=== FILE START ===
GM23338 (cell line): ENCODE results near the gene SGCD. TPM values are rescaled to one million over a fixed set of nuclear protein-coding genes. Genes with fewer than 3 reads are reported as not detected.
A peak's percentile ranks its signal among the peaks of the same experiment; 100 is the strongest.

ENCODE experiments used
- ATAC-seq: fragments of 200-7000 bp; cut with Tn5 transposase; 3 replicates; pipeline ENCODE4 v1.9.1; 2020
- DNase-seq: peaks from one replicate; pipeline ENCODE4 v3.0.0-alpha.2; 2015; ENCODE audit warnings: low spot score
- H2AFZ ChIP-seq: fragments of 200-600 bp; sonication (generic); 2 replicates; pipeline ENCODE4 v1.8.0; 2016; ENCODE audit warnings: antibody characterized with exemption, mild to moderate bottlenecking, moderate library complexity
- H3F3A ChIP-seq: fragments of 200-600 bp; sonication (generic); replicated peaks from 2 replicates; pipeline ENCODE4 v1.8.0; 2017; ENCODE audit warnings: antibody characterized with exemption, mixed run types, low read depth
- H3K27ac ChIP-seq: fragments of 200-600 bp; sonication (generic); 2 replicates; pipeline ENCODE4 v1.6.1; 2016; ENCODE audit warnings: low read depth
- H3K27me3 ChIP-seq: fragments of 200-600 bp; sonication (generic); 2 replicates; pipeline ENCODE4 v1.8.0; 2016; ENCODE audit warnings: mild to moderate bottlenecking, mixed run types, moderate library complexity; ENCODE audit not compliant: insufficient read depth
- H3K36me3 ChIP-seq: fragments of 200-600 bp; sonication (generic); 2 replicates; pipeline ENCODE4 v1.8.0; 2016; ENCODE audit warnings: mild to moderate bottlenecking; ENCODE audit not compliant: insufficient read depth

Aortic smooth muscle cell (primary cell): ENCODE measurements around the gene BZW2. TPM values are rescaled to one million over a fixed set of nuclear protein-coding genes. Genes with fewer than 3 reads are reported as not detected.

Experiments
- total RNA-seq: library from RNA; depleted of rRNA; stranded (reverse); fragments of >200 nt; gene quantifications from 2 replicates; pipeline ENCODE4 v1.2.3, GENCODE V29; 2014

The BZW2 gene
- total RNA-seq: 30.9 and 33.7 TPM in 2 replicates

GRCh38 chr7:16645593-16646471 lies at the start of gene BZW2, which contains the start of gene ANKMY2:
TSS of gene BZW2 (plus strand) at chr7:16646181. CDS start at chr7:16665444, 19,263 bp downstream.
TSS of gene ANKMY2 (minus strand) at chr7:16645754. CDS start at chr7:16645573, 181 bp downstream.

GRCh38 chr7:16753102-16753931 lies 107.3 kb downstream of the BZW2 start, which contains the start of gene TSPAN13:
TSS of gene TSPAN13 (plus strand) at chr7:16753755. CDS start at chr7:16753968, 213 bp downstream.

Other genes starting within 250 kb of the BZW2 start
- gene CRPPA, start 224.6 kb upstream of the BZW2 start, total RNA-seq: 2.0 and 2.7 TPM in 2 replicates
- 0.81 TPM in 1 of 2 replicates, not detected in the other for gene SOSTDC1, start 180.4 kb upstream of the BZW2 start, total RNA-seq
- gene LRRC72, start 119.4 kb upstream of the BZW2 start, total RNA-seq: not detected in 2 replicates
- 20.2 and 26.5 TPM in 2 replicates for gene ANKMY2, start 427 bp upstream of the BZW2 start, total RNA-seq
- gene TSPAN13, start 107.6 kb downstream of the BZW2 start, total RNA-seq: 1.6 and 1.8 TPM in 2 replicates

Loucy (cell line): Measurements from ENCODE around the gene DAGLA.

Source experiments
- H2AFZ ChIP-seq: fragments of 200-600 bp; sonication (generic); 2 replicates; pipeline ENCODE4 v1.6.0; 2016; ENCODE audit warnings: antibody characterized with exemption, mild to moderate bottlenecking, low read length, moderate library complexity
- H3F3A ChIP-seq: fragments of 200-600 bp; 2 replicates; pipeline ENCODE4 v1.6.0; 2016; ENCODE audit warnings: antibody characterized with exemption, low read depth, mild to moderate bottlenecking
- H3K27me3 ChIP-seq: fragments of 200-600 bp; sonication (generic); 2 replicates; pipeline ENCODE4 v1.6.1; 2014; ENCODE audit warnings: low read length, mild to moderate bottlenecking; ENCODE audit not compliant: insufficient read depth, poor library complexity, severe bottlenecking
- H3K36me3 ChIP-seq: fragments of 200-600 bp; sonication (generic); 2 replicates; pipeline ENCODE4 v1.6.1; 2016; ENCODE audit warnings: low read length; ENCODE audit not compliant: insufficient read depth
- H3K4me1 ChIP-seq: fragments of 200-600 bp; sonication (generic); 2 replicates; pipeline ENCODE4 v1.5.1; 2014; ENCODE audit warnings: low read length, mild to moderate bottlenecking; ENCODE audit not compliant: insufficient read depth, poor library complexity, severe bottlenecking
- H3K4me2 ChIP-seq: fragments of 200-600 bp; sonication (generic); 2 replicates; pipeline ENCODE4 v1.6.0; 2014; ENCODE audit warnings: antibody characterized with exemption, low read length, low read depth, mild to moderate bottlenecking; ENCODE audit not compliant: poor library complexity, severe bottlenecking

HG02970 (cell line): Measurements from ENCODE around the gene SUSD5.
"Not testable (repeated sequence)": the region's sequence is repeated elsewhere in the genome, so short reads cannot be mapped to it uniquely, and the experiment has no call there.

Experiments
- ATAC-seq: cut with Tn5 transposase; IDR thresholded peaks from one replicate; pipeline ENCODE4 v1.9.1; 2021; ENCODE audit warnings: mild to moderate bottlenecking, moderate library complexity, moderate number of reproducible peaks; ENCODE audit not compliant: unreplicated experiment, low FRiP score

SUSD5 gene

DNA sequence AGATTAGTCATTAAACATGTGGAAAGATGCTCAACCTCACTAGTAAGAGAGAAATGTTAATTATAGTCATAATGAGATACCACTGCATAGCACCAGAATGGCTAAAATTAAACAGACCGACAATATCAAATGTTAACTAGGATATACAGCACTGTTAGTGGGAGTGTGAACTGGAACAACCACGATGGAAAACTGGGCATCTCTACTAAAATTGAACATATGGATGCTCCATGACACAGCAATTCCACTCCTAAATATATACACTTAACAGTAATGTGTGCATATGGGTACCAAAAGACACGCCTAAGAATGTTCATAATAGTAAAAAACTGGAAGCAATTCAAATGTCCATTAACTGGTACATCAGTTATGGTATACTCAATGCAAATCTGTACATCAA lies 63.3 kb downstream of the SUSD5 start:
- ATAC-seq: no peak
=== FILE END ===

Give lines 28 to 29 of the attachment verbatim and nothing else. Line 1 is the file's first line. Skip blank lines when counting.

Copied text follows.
Source experiments
- H2AFZ ChIP-seq: fragments of 200-600 bp; sonication (generic); 2 replicates; pipeline ENCODE4 v1.6.0; 2016; ENCODE audit warnings: antibody characterized with exemption, mild to moderate bottlenecking, low read length, moderate library complexity